Blog » LABOUR LAW PITFALLS OF OUTSOURCING – PART 2 – OUTSOURCING IN PRACTICE IN HUNGARY
LABOUR LAW PITFALLS OF OUTSOURCING – PART 2 – OUTSOURCING IN PRACTICE IN HUNGARY
15 December 2022
In the first part of our article, we explained that in case of outsourcing of tasks to an external company, in addition to its benefits, a special labour law rule, the so called “transfer of employment” must also be taken into account. We highlighted that the employer must be cautious if it is possible that material or human resources will be taken over by the external company, as it is possible that special labour law rules will come into effect due to the takeover of resources. In this article, we examine the aspects of takeover based on the relevant Hungarian and EU case law.
The previous article is available on this link
1. Main rules of transfer of employment
In our previous article, we emphasized that if, during the outsourcing, the external company wishes to take over one or more employees or important material assets, the possible implementation of a special labour law rule, the transfer of employment (hereinafter: Transfer of Employment) must be investigated.
In case the conditions of Transfer of Employment are met, the outsourcer has to act in accordance with special labour law rules in connection with the employment of the staff concerned, for example, it is unlawful if the outsourcer terminates the employment of the employees affected by the outsourcing and at the same time the external company hires them as “new” employees.
In connection with the Transfer of Employment, the role of companies is to recognize it, because in such cases, it is recommended to involve a legal expert to oversee the process.
As you may already know from our first article, Transfer of Employment takes place in the event of a takeover of the economic unit based on a legal transaction.
The term “economic unit” means an organized group of material or non-material resources, i.e. a logically separable division, department, group within the company, but it can be even one person, e.g. the janitor or the IT administrator. The size of the "economic unit" is irrelevant, the emphasis is on its independent identity.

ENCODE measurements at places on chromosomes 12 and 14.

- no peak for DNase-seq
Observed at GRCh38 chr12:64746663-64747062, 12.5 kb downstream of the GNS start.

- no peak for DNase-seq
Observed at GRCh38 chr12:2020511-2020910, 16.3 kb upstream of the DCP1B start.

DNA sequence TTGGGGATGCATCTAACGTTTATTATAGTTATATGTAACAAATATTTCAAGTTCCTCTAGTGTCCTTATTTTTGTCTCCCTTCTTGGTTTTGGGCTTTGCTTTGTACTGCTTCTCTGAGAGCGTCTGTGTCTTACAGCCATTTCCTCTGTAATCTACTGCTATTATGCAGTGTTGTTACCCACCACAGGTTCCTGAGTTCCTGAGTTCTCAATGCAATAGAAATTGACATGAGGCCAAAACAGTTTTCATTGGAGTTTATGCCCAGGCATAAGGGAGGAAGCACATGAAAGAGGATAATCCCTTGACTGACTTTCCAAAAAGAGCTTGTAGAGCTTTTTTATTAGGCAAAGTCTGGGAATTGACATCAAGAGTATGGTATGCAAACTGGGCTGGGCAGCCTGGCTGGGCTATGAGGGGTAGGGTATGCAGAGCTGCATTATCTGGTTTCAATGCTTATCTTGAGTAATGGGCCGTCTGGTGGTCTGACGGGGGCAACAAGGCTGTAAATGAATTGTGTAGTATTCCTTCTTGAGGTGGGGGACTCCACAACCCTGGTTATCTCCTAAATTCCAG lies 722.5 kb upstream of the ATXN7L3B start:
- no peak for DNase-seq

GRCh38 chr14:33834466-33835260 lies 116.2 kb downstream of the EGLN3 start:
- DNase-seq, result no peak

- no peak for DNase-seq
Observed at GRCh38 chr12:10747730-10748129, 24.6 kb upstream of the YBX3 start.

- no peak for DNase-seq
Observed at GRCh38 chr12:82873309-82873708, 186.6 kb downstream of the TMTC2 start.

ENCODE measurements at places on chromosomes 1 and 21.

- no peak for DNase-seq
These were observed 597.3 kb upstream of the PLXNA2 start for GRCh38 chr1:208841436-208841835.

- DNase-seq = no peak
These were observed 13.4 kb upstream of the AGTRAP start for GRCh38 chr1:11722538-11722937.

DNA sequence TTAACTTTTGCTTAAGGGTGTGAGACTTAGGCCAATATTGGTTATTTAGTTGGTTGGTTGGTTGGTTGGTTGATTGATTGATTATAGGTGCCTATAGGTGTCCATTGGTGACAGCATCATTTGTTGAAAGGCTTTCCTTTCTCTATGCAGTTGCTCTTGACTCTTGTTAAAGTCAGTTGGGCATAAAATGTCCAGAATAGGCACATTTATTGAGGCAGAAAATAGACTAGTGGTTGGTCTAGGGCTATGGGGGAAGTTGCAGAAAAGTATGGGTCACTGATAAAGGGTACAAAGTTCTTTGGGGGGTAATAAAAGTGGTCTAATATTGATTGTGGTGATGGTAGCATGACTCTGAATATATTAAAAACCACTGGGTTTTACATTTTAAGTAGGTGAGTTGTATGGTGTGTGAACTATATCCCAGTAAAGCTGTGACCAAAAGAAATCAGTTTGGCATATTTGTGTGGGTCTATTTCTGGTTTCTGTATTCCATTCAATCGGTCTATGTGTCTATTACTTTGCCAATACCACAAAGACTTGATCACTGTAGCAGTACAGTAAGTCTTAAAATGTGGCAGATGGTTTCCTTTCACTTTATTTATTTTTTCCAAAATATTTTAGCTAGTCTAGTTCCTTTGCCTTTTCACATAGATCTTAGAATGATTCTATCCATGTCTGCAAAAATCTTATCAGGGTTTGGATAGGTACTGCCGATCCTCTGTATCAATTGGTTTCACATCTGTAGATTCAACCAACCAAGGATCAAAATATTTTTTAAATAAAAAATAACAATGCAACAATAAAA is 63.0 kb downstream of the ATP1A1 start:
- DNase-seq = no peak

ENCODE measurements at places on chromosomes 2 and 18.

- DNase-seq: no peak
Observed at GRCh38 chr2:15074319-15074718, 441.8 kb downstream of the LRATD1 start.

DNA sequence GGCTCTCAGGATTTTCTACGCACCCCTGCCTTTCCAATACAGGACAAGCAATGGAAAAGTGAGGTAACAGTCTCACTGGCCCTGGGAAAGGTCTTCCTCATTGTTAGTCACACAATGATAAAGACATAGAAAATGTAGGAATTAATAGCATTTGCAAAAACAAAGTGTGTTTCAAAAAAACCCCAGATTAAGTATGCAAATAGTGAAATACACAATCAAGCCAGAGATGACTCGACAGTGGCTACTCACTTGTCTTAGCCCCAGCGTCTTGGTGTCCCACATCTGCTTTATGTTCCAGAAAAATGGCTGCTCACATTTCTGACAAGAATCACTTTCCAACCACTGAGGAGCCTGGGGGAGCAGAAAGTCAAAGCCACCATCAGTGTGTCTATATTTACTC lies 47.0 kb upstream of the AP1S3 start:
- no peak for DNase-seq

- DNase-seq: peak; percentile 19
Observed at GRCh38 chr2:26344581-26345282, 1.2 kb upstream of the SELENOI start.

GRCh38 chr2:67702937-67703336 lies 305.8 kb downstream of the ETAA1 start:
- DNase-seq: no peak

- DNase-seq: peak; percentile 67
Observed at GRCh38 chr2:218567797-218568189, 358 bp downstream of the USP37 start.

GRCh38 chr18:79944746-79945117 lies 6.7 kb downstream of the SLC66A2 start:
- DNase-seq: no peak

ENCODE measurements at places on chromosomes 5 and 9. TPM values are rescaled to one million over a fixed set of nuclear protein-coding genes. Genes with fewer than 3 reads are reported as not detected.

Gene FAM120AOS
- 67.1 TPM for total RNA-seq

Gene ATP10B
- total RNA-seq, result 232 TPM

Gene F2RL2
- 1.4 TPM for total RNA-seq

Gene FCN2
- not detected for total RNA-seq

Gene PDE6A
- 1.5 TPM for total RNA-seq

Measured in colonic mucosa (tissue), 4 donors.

The event triggering the Transfer of Employment is the takeover of the economic unit. The examination criteria related to the takeover were developed by the CJEU, which are also used by Hungarian courts.
2. Takeover of the economic unit
First of all, it is necessary and at the same time sufficient to handover those resources, with the transfer of which the economic unit, theoretically, can retain its identity and continue operation.
The takeover shall always be examined on a case-by-case basis, by taking into account all the specific elements of the given case. The existence of a single factor may not in itself establish the occurrence of the Transfer of Employment.
The examination by the courts is primarily based on the so-called Spijkers criteria, as follows:
·Takeover of substantial resources based on the unit's activities
First of all, it shall be established whether the activity is fundamentally based on human resources, or it is dependent on material assets.
According to the court practice, the handover-takeover of the economic unit,
- in case the activity mainly requires human resources (e.g. secretariat, graphic designer), can be realized by taking over the majority of the employees, but it is excluded without handing over staff; while
- in case of an asset dependent activity, (e.g., operation of a bus fleet or a gas station), can be realized even by the transfer of tangible assets (e.g. movable and immovable assets, rights), but is excluded in the lack of that.
·Takeover of customers
If the economic unit was in contact with a definable clientele, it supports the retention of the identity - and thus the Transfer of Employment - if the previous clientele remains after the takeover, so the takeover by the new company does not entail the loss of the clientele.